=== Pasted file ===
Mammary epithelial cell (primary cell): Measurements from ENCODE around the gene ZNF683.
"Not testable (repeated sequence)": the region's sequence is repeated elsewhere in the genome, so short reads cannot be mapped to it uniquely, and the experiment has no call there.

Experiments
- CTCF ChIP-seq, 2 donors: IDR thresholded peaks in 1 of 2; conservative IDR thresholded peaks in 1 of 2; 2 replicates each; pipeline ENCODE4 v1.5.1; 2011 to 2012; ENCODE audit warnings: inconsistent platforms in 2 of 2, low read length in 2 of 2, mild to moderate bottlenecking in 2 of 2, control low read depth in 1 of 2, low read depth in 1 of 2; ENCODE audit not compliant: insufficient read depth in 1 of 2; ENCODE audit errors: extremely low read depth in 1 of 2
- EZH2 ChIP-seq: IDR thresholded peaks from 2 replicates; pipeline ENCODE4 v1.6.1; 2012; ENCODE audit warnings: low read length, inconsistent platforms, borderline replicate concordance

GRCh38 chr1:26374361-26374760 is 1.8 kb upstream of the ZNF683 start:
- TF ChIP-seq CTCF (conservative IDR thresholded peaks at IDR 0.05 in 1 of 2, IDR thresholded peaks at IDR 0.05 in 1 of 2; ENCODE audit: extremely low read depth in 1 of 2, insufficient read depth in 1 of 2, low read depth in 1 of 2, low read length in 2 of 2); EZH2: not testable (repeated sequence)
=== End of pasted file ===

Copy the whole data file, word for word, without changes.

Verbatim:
Mammary epithelial cell (primary cell): Measurements from ENCODE around the gene ZNF683.
"Not testable (repeated sequence)": the region's sequence is repeated elsewhere in the genome, so short reads cannot be mapped to it uniquely, and the experiment has no call there.

Experiments
- CTCF ChIP-seq, 2 donors: IDR thresholded peaks in 1 of 2; conservative IDR thresholded peaks in 1 of 2; 2 replicates each; pipeline ENCODE4 v1.5.1; 2011 to 2012; ENCODE audit warnings: inconsistent platforms in 2 of 2, low read length in 2 of 2, mild to moderate bottlenecking in 2 of 2, control low read depth in 1 of 2, low read depth in 1 of 2; ENCODE audit not compliant: insufficient read depth in 1 of 2; ENCODE audit errors: extremely low read depth in 1 of 2
- EZH2 ChIP-seq: IDR thresholded peaks from 2 replicates; pipeline ENCODE4 v1.6.1; 2012; ENCODE audit warnings: low read length, inconsistent platforms, borderline replicate concordance

GRCh38 chr1:26374361-26374760 is 1.8 kb upstream of the ZNF683 start:
- TF ChIP-seq CTCF (conservative IDR thresholded peaks at IDR 0.05 in 1 of 2, IDR thresholded peaks at IDR 0.05 in 1 of 2; ENCODE audit: extremely low read depth in 1 of 2, insufficient read depth in 1 of 2, low read depth in 1 of 2, low read length in 2 of 2); EZH2: not testable (repeated sequence)